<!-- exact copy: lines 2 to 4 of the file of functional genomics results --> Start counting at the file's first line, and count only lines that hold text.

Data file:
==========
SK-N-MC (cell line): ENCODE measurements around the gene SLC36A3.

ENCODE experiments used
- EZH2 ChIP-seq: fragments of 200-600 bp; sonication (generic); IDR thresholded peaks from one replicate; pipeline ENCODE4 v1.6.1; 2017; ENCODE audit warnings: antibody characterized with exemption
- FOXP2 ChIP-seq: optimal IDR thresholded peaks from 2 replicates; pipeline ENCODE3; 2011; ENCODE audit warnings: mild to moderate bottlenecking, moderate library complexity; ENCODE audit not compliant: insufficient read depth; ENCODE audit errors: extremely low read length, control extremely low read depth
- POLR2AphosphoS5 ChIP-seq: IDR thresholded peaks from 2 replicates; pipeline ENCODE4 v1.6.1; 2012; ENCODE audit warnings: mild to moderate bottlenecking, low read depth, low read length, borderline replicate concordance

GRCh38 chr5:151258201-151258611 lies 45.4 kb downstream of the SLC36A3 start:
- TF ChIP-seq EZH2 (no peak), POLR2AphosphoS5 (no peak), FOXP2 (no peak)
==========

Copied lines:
ENCODE experiments used
- EZH2 ChIP-seq: fragments of 200-600 bp; sonication (generic); IDR thresholded peaks from one replicate; pipeline ENCODE4 v1.6.1; 2017; ENCODE audit warnings: antibody characterized with exemption
- FOXP2 ChIP-seq: optimal IDR thresholded peaks from 2 replicates; pipeline ENCODE3; 2011; ENCODE audit warnings: mild to moderate bottlenecking, moderate library complexity; ENCODE audit not compliant: insufficient read depth; ENCODE audit errors: extremely low read length, control extremely low read depth